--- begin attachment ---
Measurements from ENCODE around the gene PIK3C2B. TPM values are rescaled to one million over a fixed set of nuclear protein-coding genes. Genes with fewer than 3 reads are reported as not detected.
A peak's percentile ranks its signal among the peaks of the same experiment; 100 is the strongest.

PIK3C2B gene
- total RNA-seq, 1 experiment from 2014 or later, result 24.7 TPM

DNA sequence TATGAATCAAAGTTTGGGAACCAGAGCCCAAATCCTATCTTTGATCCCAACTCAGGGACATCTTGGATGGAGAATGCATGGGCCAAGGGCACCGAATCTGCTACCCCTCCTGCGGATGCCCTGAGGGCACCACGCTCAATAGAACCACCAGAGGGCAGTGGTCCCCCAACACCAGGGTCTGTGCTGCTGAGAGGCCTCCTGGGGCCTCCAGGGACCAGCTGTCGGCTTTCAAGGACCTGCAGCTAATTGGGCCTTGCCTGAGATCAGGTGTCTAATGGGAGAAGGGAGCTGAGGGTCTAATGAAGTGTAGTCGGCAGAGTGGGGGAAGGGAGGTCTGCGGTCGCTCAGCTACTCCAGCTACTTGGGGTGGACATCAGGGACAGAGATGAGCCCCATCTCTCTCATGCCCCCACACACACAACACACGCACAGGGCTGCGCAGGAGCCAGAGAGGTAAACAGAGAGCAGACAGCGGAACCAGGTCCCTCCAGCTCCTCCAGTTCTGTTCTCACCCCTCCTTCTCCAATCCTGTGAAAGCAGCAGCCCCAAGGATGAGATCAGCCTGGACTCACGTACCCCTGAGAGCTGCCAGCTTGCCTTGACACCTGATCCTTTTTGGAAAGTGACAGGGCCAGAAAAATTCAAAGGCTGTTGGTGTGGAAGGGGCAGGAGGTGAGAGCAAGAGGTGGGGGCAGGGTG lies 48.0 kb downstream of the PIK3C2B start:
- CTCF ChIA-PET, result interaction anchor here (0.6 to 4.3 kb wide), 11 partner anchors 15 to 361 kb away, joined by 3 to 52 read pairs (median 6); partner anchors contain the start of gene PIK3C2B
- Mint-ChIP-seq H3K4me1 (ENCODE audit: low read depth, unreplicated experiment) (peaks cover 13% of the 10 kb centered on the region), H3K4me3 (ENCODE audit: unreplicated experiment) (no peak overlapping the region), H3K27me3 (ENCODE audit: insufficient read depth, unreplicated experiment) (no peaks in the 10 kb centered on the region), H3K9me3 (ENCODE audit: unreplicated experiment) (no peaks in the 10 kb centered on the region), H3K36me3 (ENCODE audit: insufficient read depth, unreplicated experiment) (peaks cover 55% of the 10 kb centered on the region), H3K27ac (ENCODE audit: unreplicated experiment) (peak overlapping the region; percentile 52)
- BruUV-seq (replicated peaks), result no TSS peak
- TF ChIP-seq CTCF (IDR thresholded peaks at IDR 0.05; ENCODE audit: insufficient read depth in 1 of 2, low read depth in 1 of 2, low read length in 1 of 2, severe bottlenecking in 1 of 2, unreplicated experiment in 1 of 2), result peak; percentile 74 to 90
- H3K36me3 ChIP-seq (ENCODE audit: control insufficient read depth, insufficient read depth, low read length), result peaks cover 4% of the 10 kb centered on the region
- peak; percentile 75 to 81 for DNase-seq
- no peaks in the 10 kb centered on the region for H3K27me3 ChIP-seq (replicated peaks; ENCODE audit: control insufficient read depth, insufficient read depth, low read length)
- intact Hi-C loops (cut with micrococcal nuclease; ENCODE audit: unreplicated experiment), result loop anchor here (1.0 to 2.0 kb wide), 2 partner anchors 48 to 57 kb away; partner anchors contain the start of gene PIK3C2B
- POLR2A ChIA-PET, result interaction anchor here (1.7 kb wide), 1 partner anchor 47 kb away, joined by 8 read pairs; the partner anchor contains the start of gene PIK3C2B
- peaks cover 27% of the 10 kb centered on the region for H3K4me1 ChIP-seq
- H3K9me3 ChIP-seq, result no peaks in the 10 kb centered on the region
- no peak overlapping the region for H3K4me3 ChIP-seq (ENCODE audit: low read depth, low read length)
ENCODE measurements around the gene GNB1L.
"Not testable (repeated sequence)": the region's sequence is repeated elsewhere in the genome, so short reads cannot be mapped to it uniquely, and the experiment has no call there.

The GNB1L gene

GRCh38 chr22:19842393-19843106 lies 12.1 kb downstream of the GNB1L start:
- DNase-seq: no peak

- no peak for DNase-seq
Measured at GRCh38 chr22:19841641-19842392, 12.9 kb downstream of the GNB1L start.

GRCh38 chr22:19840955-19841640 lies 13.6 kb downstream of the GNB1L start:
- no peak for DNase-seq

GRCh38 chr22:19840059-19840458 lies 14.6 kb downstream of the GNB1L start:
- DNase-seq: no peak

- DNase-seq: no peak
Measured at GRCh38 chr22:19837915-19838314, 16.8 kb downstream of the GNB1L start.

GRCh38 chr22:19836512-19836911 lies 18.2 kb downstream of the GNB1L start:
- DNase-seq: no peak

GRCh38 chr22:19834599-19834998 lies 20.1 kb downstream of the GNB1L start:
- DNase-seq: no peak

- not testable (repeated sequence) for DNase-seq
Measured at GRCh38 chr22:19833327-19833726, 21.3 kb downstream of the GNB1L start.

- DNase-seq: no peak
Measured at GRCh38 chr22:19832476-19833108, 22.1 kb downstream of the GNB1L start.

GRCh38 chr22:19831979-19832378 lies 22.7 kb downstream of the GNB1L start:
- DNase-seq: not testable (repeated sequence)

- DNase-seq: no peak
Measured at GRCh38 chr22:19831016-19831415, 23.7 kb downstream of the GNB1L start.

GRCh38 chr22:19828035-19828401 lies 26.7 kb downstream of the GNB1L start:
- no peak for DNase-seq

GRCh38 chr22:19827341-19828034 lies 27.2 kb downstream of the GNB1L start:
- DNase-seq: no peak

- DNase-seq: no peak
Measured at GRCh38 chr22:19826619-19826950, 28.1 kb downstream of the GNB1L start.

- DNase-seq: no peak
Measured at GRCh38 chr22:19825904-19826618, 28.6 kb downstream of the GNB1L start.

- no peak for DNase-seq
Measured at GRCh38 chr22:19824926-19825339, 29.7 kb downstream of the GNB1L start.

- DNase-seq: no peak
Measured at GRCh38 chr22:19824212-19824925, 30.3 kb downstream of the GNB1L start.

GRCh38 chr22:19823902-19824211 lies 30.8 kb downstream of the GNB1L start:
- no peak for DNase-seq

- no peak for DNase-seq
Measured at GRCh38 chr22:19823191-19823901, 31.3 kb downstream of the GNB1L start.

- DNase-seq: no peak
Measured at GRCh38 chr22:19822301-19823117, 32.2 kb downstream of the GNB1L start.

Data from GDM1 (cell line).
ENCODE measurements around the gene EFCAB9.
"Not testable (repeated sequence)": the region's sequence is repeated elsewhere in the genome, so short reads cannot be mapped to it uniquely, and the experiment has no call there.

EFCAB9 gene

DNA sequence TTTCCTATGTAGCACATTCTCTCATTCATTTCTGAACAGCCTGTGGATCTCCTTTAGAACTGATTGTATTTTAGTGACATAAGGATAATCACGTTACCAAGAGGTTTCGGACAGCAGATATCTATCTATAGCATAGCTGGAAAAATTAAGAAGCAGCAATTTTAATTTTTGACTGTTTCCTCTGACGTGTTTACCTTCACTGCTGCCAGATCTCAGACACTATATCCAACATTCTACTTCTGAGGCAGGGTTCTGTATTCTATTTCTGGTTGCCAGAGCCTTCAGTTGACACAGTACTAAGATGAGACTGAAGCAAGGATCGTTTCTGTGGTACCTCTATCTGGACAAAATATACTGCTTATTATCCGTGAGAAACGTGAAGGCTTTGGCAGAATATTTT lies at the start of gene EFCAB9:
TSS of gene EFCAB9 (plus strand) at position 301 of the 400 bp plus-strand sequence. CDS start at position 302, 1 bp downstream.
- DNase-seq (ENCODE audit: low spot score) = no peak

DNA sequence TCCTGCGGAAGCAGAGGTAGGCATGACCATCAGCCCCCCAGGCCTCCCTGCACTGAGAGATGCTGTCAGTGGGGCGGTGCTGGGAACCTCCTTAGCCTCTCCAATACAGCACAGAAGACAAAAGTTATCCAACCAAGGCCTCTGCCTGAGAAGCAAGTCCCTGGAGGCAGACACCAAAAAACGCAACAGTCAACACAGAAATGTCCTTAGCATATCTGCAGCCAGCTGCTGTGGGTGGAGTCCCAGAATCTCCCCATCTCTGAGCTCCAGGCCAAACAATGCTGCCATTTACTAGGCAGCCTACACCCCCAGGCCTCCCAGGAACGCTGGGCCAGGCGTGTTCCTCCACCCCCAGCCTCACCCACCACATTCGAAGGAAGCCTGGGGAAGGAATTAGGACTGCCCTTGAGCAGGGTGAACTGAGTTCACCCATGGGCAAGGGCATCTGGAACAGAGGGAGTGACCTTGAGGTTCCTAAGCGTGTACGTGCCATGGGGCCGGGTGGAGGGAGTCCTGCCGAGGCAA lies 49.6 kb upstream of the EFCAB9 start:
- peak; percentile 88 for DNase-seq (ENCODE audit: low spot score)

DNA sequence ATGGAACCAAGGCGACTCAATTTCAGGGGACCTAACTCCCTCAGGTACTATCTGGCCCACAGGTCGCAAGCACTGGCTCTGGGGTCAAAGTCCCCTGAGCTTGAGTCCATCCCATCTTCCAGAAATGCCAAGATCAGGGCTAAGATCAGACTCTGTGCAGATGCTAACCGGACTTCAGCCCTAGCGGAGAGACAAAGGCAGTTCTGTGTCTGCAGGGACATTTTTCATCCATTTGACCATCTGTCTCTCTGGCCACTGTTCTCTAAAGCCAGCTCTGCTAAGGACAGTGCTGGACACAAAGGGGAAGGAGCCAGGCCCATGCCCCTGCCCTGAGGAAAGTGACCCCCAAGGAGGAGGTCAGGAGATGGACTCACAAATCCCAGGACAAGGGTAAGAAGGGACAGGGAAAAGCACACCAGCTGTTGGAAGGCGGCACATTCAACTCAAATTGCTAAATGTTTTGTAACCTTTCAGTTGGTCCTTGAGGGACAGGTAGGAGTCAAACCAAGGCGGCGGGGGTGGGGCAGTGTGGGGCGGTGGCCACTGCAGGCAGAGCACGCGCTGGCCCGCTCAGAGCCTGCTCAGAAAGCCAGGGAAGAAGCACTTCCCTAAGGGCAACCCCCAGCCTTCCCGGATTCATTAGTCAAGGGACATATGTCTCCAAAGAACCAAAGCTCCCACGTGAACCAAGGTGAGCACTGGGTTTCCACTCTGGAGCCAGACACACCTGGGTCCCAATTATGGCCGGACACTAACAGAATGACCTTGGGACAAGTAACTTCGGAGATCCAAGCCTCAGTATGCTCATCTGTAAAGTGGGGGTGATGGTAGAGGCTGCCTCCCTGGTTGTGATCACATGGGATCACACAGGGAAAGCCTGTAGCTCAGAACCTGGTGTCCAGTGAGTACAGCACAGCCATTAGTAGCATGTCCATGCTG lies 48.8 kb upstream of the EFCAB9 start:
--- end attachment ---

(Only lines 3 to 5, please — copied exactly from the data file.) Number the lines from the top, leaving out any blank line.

PIK3C2B gene
- total RNA-seq, 1 experiment from 2014 or later, result 24.7 TPM

DNA sequence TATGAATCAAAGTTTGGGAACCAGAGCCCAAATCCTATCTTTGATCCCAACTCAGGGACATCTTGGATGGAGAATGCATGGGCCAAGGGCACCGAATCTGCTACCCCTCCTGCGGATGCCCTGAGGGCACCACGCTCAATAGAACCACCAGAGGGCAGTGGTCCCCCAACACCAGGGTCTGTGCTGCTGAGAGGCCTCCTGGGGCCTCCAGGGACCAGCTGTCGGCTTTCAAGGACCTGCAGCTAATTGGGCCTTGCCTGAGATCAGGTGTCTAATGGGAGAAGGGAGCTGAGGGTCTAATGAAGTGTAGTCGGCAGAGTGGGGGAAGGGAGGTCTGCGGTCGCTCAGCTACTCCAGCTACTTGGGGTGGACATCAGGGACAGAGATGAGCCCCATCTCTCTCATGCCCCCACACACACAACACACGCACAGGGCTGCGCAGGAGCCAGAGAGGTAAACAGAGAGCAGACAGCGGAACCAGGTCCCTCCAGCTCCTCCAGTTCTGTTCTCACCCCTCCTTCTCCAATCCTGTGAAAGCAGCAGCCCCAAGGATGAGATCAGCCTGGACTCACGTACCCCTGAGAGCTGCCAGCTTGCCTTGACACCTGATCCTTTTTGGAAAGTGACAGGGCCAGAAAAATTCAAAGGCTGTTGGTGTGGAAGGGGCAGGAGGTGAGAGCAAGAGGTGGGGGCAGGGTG lies 48.0 kb downstream of the PIK3C2B start: